Today’s headlines sounded rather jolly, the ebook is declining, the print book is rising, ra ra ra.
Here’s the BBC story: http://www.bbc.co.uk/news/business-39718016
“Last year, one of the most eye-catching figures from our statistics was that physical book sales were increasing while digital book sales dropped,” said chief executive Stephen Lotinga.
And here it is again in The Guardian: https://www.theguardian.com/books/2017/apr/27/screen-fatigue-sees-uk-ebook-sales-plunge-17-as-readers-return-to-print
“Britons are abandoning the ebook at an alarming rate with sales of consumer titles down almost a fifth last year, as “screen fatigue” helped fuel a five-year high in printed book sales.”
And here’s the source press release from which most of the stories run:
Great stuff, let me hitch my chariot to that fiery phoenix with Excalibur strapped to my back and, like vinyl, I will once more rise and conquer the airwaves.
Except, it’s hooey. And as a bookseller, who doesn’t own an e-reader and has never read a book online that’s a little bit sad to hear. However, false representation is even sadder, so here is what is wrong with those figures.
They don’t include Amazon or Apple as publishers.
Anyone in the book trade understands the importance of these two giants in the e-book sector so to issue figures that suggest e-books sales are down across the board is disingenuous, to say the least. This report is based on the figures from the Publishing Association members, all the major and minor (well not so minor) print publishing houses. Amazon, Apple, Kobo etc are not members so their figures aren’t included.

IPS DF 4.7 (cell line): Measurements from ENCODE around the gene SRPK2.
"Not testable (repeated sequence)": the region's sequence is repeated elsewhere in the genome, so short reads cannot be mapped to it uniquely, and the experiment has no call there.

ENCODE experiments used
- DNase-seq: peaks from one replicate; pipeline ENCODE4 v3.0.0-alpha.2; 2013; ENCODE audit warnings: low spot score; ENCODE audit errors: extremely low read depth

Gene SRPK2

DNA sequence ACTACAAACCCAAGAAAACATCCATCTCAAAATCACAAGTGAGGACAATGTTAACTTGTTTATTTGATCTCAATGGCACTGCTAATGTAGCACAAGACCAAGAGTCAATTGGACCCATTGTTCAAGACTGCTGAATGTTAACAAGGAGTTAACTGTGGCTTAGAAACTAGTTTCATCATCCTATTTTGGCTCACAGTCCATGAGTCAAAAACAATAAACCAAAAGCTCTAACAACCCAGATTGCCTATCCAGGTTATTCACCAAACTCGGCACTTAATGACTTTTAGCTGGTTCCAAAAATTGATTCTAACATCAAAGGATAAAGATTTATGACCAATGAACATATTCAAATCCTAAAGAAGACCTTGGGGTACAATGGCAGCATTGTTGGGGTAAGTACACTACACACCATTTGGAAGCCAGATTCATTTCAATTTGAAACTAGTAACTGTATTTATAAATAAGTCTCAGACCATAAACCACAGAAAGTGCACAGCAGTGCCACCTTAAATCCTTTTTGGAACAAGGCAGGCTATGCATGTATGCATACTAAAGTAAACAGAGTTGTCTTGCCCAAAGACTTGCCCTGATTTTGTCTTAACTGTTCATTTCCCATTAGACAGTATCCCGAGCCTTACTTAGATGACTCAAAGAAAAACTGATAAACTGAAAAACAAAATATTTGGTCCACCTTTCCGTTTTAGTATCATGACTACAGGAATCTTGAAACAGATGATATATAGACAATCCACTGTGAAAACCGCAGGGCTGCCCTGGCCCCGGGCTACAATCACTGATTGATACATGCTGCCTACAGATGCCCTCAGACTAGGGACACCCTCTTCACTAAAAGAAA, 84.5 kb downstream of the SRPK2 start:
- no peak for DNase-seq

For a more balanced report have a look at these figures (Based on Amazon.com sales – no Apple or Kobo therefore)
As you can see the big five publishers do have the lion’s share of the e-book market, which makes sense. They are huge and established and account for most of the books in print. Amazon in comparison are small publishers but they are rising and their figures need to be included.
The second thing to bear in mind is that six years ago downloading Dirk Gently’s Holistic Detective Agency as an e-book would cost you £2.99, today it will cost you £5.49 and the paperback will cost you £5.99 (new from the publisher). The e-book prices are set and owned by the publisher, there is no second-hand market for them. The publishers themselves were creating the drive towards e-books by offering them at massively reduced prices. They then appeared shocked and horrified that people were buying their vastly reduced products over the hard copies. They also seemed to fail to grasp that whilst they were the big boys, they were playing in Amazon’s playground. It feels a bit David and Goliath but here we need to remember that in this analogy David is being played by Amazon, so maybe we need to think of Amazon as more like the flashing red light on the car dashboard. Small and irritating but if you don’t pay attention you’re heading towards a massive clusterfuck.
So now some people look at £5.49 for an e-book and think, nope, I’ll buy a second-hand copy for 1p but that’s only some people. At that sort of price hike and disparity in the product (something real, that you actually own or something ephemeral) you would expect e-book sales to have fallen off a cliff but that hasn’t happened.
Which means that e-books are here to stay. Which is fine.
ps. if you want a further scare have a look at Tapas or Spooked. Delivered one line at a time.
pps. It’s all cool, there is room for digital and print, neither will die out. Now, I’m off to put Ella on the record player. Have a great weekend.